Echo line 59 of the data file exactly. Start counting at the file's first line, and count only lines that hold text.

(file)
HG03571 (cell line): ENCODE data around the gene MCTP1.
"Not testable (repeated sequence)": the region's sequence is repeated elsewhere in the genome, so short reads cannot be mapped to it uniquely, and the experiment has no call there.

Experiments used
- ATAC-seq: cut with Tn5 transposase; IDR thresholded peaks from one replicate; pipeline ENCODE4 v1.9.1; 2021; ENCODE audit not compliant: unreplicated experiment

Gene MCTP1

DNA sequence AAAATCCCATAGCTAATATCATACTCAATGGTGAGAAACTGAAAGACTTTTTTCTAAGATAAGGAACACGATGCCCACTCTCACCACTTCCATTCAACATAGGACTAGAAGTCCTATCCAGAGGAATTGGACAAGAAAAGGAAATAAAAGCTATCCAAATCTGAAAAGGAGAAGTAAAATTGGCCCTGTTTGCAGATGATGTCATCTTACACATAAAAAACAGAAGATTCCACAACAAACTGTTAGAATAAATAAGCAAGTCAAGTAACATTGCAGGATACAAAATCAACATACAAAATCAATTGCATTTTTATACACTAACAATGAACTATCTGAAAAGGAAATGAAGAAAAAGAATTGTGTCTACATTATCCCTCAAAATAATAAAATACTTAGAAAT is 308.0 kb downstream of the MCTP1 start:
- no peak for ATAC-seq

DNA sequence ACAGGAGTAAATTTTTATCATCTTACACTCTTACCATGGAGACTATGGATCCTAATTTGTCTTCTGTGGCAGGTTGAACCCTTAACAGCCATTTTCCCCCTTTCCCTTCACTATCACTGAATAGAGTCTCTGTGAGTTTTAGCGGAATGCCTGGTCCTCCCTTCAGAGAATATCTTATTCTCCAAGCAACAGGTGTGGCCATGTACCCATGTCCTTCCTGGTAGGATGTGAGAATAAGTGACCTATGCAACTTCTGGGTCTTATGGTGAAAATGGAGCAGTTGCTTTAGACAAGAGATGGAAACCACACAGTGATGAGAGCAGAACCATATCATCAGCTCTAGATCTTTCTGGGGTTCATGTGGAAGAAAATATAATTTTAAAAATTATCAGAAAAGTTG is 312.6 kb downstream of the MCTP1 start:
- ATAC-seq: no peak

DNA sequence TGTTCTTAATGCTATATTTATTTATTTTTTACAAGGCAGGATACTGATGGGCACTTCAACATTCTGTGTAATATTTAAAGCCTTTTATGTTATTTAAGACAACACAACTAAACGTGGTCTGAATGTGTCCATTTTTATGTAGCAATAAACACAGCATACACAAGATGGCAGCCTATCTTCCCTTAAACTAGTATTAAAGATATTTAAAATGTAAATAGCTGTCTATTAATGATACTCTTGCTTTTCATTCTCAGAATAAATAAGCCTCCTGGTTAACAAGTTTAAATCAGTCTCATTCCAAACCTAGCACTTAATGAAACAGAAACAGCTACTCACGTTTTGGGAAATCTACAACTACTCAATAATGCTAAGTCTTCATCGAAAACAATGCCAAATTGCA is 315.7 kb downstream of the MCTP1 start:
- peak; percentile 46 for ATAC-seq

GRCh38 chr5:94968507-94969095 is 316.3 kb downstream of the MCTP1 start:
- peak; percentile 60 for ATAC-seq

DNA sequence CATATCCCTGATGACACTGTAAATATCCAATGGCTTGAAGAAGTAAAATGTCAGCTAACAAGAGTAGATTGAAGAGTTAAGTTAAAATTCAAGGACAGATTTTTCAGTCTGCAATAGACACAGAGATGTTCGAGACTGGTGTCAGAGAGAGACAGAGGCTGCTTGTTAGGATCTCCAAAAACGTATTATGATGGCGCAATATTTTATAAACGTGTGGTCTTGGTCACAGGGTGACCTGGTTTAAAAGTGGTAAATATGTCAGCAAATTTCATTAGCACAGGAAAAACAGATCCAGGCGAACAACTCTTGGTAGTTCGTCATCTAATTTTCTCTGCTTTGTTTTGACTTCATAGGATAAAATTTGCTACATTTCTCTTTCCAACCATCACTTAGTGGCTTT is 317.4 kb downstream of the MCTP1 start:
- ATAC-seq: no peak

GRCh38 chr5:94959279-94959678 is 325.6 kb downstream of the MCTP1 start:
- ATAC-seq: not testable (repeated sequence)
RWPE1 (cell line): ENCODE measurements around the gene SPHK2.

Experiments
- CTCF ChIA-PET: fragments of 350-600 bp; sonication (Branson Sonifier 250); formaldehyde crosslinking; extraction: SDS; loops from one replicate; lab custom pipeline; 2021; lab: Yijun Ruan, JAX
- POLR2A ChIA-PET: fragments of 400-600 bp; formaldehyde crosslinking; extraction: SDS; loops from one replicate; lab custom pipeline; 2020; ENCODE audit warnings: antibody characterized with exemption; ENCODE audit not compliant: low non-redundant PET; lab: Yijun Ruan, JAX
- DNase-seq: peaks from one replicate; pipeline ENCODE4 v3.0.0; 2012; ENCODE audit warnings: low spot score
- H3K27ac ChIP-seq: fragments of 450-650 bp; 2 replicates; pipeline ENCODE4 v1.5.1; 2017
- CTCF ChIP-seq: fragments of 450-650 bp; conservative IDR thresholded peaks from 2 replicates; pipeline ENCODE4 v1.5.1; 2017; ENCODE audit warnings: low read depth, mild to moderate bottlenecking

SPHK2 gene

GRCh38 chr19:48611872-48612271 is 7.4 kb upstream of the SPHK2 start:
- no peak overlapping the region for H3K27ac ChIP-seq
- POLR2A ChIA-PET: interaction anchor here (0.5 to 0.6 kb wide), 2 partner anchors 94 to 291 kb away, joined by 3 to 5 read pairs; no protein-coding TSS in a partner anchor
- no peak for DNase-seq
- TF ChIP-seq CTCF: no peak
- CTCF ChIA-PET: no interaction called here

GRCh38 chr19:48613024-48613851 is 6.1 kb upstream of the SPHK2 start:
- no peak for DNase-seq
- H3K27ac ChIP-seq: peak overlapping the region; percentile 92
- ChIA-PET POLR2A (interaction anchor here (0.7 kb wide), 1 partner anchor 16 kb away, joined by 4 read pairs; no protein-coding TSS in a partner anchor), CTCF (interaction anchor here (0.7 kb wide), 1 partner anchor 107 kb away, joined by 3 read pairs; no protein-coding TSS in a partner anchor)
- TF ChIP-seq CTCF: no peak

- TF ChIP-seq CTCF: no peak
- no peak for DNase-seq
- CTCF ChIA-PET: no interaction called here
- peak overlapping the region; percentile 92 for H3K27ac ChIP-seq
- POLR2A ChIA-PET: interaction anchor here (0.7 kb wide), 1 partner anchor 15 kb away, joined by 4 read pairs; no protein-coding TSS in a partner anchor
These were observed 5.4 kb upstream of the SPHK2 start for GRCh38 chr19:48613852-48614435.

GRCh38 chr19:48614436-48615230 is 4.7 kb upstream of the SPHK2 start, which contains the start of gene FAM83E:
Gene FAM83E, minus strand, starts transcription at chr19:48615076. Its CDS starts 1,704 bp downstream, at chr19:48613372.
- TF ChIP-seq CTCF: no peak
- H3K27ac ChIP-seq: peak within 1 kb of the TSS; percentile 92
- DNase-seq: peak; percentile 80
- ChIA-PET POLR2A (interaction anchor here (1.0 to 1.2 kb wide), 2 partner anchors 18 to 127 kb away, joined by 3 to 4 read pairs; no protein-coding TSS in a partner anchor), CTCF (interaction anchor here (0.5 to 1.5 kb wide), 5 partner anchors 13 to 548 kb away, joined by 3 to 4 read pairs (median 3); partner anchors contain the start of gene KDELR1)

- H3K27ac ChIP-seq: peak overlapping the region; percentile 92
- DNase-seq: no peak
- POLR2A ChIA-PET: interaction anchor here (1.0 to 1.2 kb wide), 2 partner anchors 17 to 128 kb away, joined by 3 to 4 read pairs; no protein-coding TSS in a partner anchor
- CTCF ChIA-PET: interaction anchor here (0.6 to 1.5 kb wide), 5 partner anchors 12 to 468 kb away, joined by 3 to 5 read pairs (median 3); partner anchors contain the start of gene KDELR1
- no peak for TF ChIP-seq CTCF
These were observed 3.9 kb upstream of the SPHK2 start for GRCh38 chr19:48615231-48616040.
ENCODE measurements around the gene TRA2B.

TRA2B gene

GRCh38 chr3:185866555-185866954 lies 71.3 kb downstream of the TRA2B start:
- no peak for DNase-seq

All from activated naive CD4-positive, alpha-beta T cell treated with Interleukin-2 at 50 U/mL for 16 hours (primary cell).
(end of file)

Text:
All from activated naive CD4-positive, alpha-beta T cell treated with Interleukin-2 at 50 U/mL for 16 hours (primary cell).